Seat 6A

LeavingFairbanks_06 I just returned to semi-tropical Seattle from the Aviation North Expo 2007 in Fairbanks, where I spoke about stall/spin training and using Microsoft Flight Simulator as a training aid. As I noted earlier, aviation is modern Alaska’s lifeline. Even the indigenous people are flying into Fairbanks this week for the Alaska Federation of Natives Convention.

The ANE conference focuses on safety, and Alaska pilots have more than the usual issues to deal with. Most short trips in the Lower 48 don’t take a typical light airplane pilot far from civilization. Fly just 30 minutes from Anchorage (less from Fairbanks), however, and you usually find yourself far from basic services, to say nothing of most creature comforts–often in temperatures from another world.

As others have noted many times, the scale of Alaska overwhelms your normal sense of perspective. I have ferried small airplanes to Alaska a couple of times (pictures here), but the first leg of the airline flight home this morning from Fairbanks to Anchorage gave me a high-altitude perspective that I had missed on previous trips.

LeavingFairbanks_05 I have flown in the Pacific Northwest and the Southwest for more than 30 years, and I’ve made many cross-country treks around the U.S. mainland. I’m accustomed to wide-open spaces and tall mountains. But as I pressed my nose against the window at seat 6A this morning (even if you’re a jaded road-warrior, always get a window seat on flights to, over, and from Alaska), I suddenly realized what was missing from the scenery below: straight lines.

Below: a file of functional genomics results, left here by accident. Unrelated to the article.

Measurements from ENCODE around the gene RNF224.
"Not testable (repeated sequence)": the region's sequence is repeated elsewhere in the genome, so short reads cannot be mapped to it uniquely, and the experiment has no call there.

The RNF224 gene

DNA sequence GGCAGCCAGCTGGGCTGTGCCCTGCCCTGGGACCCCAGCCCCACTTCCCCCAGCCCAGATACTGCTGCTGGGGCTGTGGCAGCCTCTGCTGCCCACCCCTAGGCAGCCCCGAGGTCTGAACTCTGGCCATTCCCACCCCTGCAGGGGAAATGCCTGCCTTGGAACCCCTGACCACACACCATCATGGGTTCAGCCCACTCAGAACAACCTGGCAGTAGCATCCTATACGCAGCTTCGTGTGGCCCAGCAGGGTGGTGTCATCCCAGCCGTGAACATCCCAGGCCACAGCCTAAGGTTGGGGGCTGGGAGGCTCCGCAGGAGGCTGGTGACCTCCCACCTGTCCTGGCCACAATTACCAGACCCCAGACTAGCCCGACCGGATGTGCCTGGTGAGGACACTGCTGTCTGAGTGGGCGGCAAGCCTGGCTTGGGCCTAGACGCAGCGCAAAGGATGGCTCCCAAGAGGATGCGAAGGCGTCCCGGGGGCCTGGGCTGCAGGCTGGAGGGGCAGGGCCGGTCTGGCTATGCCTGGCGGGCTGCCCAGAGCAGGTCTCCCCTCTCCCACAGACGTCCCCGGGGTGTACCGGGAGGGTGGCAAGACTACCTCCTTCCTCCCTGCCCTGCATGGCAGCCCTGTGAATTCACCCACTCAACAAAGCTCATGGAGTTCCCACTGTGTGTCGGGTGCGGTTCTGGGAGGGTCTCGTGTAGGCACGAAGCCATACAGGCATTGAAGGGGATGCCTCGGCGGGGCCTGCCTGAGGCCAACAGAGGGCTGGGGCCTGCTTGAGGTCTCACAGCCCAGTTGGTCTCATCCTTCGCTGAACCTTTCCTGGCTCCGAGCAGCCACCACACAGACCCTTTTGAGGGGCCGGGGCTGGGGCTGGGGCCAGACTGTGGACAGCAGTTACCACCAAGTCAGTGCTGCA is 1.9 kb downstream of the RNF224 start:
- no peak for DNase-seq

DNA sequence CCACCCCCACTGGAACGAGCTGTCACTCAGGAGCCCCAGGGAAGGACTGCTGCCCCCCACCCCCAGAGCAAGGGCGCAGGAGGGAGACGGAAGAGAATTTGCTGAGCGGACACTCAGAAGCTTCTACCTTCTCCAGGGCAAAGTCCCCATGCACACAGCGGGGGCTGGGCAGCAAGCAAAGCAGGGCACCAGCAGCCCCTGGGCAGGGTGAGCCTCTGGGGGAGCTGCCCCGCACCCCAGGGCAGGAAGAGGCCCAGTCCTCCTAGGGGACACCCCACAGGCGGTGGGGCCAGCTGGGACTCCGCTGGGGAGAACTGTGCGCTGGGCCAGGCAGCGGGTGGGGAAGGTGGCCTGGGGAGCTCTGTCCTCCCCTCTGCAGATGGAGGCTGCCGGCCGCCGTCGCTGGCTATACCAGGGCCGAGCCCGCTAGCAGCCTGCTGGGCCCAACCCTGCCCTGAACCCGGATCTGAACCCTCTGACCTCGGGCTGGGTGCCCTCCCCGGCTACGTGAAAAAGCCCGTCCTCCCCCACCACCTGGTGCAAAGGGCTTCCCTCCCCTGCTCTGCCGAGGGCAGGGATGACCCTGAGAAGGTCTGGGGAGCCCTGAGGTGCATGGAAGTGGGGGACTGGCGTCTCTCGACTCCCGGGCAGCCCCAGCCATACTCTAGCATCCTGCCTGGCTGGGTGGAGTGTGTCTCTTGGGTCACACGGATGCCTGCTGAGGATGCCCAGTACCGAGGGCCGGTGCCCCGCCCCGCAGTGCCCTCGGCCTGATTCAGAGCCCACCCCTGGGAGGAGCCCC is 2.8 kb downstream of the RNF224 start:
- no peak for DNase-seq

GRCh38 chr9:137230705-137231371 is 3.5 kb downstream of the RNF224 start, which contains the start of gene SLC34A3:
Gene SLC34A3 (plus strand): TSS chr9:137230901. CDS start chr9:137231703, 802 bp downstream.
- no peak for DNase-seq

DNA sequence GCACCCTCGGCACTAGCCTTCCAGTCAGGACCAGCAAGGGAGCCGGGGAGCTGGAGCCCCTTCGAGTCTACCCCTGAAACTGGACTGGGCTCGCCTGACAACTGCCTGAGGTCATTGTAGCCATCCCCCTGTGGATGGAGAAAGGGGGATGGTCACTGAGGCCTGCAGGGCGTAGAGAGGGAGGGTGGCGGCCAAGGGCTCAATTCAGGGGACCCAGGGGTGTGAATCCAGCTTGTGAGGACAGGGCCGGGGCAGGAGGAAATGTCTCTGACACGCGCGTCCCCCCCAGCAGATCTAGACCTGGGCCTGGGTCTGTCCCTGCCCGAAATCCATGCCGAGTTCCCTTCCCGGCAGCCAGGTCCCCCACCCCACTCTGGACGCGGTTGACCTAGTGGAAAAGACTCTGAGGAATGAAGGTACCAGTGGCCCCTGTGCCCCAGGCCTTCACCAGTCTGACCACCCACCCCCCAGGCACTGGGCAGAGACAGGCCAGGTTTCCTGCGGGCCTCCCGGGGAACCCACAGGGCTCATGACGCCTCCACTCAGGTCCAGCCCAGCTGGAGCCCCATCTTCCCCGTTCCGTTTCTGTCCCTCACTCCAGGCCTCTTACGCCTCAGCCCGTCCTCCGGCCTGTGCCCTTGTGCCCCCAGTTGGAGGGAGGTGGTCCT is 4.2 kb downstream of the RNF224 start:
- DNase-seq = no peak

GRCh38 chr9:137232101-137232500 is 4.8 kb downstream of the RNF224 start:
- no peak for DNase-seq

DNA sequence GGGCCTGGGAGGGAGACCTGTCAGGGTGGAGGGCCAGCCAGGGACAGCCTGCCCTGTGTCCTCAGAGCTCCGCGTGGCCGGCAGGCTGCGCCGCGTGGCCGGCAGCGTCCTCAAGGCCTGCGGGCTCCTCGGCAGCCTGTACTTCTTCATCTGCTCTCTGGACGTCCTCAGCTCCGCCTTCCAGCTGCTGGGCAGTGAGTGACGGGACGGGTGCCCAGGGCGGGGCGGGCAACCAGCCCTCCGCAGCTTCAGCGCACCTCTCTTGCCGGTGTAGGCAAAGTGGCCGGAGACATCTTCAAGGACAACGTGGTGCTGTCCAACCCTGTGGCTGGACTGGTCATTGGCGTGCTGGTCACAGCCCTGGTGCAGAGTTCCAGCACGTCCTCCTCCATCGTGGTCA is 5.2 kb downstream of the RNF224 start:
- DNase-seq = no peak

In the sparsely populated areas of the American West, people have etched the landscape with roads, power lines, and the grids that divvy up range and farmland. Look closely, and beyond the glow of Las Vegas, even the moonscape that is most of Nevada betrays a human presence. We build visitor centers at the bottom of Meteor Crater.

But moments after departing Fairbanks by air, you see a primal vista that flows unbroken to the horizon. No straight lines.

I’m reminded of a wonderful book, Inside the Sky by William Langewiesche. Chapter 2, "The Stranger’s Path," tells the story of John Brinckerhoff Jackson, in Langewiesche’s words, "the greatest explorer of the aerial view." Jackson, who spent much of his life in New Mexico, once wrote:

"…What catches our eye and arouses our interest is not the sandy washes and the naked rocks, but the evidences of man."

Perhaps he’d never flown above Alaska.

(More pictures from this morning’s flight here.)

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